Did you know that the Internet uses more electricity than the auto industry?
When sending an email or uploading a photo to Instagram, we don’t think about how much energy is used. However, part of the United States’ energy is spent on powering server farms to keep us connected with all that data. Server farms can consist of thousands of computers, which are powered and cooled with vast amounts of energy. Companies like Google or Microsoft use these server farms to reach their extreme needs which, of course, a single computer cannot provide. This high usage explains the expensive financial and environmental cost we face. Data centers rely primarily on non-renewable energy such as nuclear and coal-power rather than renewable forms of energy like solar or wind sources to power cloud computing.
Not only does the Internet use non-renewable energy, but its growth means it will continue to use more than ever. Less than ten years ago there were no iPhones, no app store, moreover Facebook and YouTube were just beginning. The current development of servers, smartphones and the mobile market, requires faster processors, cheaper memory, more bandwidth and more importantly new renewable energy power sources.
With server farms consuming so much energy is there a way to operate them responsibly? In order to counteract the environmental impact and to reduce costs some companies invest in alternative energy. Recently the tech industry is talking about new ways to sustain data center power and how server utilization can be measured. Apple is one of these progressive companies and recently opened a data center in North Carolina. It claims that the giant server farm is entirely run by solar power.
Apple declares to be “the only company in the industry whose data centers are powered by 100% renewable energy.” By addressing the issue in public, Apple is positioning itself as a green company that is aware of climate change and is wanting to counteract greenhouse gas emissions by producing energy-efficient products. By promoting its environmental consciousness, Apple allows for more transparency, which in turn allows this portion of their corporate social responsibility to shine. Apple, as many other brands, will continue their pursuit of public trust since corporate social responsibility has become almost as crucial as the brand or product itself. Let’s hope they can do the same thing with their factories, worker rights and innovative battery technologies.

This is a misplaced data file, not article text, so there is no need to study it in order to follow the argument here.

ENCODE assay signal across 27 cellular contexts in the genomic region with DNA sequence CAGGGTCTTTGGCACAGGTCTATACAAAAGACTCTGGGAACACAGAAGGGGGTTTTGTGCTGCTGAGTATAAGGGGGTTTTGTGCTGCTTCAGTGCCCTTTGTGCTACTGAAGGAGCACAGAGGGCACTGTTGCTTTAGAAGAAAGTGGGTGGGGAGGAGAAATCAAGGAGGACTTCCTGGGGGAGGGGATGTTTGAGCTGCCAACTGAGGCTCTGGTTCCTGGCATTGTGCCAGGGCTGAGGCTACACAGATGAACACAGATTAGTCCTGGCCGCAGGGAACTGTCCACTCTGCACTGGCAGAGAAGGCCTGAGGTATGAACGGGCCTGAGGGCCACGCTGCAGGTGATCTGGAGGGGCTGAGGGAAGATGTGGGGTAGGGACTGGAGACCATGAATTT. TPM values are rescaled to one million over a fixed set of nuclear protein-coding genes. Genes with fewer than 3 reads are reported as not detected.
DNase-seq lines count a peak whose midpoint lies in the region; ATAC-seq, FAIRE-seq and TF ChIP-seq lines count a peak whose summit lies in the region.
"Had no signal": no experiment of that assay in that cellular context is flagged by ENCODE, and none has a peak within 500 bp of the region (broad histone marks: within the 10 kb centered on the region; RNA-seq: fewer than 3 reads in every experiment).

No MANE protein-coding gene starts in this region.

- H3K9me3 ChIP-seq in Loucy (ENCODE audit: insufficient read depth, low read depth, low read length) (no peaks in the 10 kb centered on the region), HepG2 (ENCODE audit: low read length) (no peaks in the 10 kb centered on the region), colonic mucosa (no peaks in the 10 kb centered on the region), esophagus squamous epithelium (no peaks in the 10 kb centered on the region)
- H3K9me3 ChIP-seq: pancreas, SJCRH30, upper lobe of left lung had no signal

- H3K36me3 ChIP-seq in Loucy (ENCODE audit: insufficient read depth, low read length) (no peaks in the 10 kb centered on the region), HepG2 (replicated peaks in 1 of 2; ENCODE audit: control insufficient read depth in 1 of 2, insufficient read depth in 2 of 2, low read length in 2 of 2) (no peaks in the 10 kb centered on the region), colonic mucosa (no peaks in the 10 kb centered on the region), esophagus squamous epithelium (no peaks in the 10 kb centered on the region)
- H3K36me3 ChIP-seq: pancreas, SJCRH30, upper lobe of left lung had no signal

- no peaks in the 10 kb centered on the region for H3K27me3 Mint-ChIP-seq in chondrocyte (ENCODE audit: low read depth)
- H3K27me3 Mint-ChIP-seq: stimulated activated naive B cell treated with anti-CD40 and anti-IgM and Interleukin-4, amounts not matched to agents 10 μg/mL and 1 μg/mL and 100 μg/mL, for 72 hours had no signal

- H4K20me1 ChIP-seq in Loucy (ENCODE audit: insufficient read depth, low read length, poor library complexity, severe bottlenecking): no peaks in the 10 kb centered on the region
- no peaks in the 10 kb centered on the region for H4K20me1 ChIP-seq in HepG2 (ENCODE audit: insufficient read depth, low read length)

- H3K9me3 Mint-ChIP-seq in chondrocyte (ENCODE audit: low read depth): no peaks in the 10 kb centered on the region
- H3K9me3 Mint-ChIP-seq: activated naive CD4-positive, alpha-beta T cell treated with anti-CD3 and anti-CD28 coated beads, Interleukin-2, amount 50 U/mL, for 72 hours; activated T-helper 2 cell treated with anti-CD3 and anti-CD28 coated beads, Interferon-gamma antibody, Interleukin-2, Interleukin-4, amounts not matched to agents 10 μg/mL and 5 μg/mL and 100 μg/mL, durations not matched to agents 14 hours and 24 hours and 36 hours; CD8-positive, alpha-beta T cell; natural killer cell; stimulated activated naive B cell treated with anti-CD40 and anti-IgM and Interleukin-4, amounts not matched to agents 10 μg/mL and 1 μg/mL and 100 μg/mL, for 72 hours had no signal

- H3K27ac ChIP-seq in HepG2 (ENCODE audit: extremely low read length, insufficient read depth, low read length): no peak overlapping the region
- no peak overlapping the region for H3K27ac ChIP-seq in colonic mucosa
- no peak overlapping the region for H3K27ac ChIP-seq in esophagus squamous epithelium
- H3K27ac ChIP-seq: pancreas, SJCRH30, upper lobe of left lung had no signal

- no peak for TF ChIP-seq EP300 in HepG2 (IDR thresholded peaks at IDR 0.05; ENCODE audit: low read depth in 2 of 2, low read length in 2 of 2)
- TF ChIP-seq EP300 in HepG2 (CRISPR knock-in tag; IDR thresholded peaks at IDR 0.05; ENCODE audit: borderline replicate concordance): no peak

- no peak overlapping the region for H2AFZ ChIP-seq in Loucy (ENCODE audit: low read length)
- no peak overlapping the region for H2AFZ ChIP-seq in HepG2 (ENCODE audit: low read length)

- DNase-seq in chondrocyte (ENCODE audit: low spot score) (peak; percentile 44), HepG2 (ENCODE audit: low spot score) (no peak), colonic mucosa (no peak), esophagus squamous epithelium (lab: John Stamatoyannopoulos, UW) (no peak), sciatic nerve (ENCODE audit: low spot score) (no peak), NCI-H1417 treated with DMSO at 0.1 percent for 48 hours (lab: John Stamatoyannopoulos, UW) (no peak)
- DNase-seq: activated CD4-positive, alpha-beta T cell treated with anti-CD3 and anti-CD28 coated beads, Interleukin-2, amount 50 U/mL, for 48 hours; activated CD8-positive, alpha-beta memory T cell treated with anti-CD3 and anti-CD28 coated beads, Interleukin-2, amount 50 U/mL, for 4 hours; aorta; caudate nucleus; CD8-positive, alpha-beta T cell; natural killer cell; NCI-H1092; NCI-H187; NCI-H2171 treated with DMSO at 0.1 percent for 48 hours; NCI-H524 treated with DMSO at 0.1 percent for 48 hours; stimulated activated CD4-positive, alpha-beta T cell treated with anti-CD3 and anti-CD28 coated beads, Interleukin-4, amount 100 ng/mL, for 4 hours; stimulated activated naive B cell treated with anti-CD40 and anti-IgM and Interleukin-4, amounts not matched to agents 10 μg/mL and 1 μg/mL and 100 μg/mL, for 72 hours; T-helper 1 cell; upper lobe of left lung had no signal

While Apple is taking great strides to rely on renewable energy, it is only one company. Sweden however is working on innovations that other countries will begin to adopt in an effort to become greener on all levels.
Sweden even wants its neighboring countries trash. The Scandinavian country is one of the most progressive countries when it comes to renewable energy. Less than one percent of Sweden’s household waste ends up in a rubbish dump due to Sweden’s innovative recycling program. Although successful, the program presents an interesting challenge. The Scandinavian nation of around 9.5 million inhabitants must import trash from neighboring countries to fuel its waste-to-energy program. That leads to the development of neighbors such as Norway, paying Sweden to take its garbage.
Contrary to Sweden’s highly progressive recycling habits, the US Environmental Protection Agency, reports that over half of the waste produced by America’s households ends up in landfills.
There is certainly something said about going “green”. Hopefully Sweden’s outstanding job of reducing its carbon footprint serves as an example for other nations in the world, that possess sufficient garbage to utilize and convert waste to renewable energy. The rise of the Internet is only one factor which should lets us reconsider how energy shall be generated. Another factor is the environmental concern. Therefore renewable energy is important to us not only for the environmental benefits, but because it will never run out.
This article is written from the personal perspective of Juliane Elsner. The opinions and views expressed are solely of the author and do not necessarily reflect those of The Miller Group Advertising.